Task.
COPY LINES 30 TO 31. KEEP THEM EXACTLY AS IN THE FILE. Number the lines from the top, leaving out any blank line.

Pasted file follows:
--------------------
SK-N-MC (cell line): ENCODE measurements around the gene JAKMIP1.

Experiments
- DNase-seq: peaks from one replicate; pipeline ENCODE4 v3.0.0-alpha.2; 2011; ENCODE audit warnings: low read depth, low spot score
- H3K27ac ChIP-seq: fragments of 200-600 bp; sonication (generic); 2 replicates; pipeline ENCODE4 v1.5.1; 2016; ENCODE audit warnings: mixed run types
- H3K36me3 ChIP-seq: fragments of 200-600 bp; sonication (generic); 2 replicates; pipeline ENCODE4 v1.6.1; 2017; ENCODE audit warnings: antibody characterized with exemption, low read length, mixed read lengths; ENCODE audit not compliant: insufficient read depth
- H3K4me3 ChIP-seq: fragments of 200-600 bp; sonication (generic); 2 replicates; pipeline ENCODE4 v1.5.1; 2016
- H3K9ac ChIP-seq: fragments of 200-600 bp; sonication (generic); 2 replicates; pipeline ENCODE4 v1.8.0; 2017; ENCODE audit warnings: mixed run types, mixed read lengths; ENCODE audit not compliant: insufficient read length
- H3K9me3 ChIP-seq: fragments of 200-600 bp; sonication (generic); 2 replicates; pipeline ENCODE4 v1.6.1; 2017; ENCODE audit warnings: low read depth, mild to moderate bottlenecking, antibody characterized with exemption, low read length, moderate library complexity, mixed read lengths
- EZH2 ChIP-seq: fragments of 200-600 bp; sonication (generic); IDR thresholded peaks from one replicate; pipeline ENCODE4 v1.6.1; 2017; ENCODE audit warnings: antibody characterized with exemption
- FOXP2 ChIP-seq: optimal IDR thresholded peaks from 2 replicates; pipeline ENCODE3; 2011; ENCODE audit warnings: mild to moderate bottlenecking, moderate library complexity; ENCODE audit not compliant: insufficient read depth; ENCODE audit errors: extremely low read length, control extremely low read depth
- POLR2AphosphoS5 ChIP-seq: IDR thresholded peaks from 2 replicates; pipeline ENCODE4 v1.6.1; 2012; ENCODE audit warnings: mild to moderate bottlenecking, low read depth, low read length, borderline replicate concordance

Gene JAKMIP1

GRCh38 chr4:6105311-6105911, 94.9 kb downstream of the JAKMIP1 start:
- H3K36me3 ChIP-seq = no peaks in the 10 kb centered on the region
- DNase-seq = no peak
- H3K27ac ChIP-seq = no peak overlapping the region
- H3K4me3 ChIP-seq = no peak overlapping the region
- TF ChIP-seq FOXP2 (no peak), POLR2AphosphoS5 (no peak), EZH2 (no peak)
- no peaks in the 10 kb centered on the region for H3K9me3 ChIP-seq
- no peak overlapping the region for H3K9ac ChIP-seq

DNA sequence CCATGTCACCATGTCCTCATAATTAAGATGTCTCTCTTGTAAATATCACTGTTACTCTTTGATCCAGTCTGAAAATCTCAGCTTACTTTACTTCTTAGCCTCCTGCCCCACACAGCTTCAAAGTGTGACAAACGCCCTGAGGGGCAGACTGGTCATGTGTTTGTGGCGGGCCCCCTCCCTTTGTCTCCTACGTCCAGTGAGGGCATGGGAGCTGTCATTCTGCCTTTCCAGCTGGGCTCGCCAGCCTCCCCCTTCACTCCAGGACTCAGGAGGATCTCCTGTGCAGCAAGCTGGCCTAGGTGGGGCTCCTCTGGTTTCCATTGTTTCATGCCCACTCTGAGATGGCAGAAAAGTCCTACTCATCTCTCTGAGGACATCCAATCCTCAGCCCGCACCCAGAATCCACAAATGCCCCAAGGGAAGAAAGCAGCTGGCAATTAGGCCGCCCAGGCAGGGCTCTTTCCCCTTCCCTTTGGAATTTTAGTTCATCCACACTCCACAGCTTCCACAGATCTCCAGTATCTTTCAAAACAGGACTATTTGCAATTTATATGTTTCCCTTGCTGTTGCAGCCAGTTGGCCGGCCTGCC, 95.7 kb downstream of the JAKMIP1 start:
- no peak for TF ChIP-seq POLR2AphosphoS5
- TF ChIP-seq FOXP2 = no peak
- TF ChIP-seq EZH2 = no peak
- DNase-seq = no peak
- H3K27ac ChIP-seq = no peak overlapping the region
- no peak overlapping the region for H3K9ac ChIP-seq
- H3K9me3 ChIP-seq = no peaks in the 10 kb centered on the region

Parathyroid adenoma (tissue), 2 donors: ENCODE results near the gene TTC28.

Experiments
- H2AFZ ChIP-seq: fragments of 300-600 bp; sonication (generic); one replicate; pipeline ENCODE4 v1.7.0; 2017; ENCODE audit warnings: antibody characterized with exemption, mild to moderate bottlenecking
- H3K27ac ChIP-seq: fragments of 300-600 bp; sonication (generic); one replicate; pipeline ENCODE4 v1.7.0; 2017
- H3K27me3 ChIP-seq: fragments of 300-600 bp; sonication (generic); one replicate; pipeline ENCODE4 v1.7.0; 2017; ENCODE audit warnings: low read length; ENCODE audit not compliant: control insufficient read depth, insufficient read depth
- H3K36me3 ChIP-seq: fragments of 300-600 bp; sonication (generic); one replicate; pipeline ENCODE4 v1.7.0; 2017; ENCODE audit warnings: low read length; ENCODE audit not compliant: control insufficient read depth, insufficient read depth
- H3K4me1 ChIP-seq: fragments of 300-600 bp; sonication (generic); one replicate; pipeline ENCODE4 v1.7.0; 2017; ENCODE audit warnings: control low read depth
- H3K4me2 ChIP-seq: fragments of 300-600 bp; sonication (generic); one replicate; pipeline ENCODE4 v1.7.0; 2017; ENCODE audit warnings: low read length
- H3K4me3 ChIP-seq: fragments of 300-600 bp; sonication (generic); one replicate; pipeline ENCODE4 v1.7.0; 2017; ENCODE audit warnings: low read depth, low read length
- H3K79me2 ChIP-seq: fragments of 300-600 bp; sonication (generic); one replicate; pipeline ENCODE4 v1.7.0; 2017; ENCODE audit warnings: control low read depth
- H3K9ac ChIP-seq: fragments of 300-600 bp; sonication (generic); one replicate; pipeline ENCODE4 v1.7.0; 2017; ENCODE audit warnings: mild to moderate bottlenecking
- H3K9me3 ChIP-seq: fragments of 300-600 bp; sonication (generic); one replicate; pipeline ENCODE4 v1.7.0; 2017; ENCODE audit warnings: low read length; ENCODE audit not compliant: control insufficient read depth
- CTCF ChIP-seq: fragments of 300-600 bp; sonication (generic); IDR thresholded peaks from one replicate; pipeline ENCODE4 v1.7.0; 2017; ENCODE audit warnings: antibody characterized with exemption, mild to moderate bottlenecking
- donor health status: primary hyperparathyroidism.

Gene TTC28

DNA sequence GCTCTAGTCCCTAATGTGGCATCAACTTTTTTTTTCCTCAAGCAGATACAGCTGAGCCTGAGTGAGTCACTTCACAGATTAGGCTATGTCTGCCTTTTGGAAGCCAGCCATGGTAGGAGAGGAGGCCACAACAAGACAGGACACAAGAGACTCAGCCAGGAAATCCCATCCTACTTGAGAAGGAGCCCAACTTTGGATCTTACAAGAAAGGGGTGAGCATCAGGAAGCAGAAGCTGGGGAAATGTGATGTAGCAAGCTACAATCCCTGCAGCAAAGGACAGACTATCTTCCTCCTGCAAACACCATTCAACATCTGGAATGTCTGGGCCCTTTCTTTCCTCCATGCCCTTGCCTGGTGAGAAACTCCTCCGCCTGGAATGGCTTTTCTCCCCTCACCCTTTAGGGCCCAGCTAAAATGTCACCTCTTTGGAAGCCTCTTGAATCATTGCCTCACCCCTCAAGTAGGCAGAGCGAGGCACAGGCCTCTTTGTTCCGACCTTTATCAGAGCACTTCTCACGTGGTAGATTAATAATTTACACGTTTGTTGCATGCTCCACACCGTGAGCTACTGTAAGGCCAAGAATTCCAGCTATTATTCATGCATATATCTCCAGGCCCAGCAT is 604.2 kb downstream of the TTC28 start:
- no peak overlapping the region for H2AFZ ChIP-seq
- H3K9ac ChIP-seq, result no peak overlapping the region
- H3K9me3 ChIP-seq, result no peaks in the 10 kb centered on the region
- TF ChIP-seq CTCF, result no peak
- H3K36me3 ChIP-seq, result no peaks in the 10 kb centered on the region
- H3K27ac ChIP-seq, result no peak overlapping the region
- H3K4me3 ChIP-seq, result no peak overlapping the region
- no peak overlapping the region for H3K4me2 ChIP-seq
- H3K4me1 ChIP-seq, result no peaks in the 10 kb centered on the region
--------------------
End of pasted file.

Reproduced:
Experiments
- H2AFZ ChIP-seq: fragments of 300-600 bp; sonication (generic); one replicate; pipeline ENCODE4 v1.7.0; 2017; ENCODE audit warnings: antibody characterized with exemption, mild to moderate bottlenecking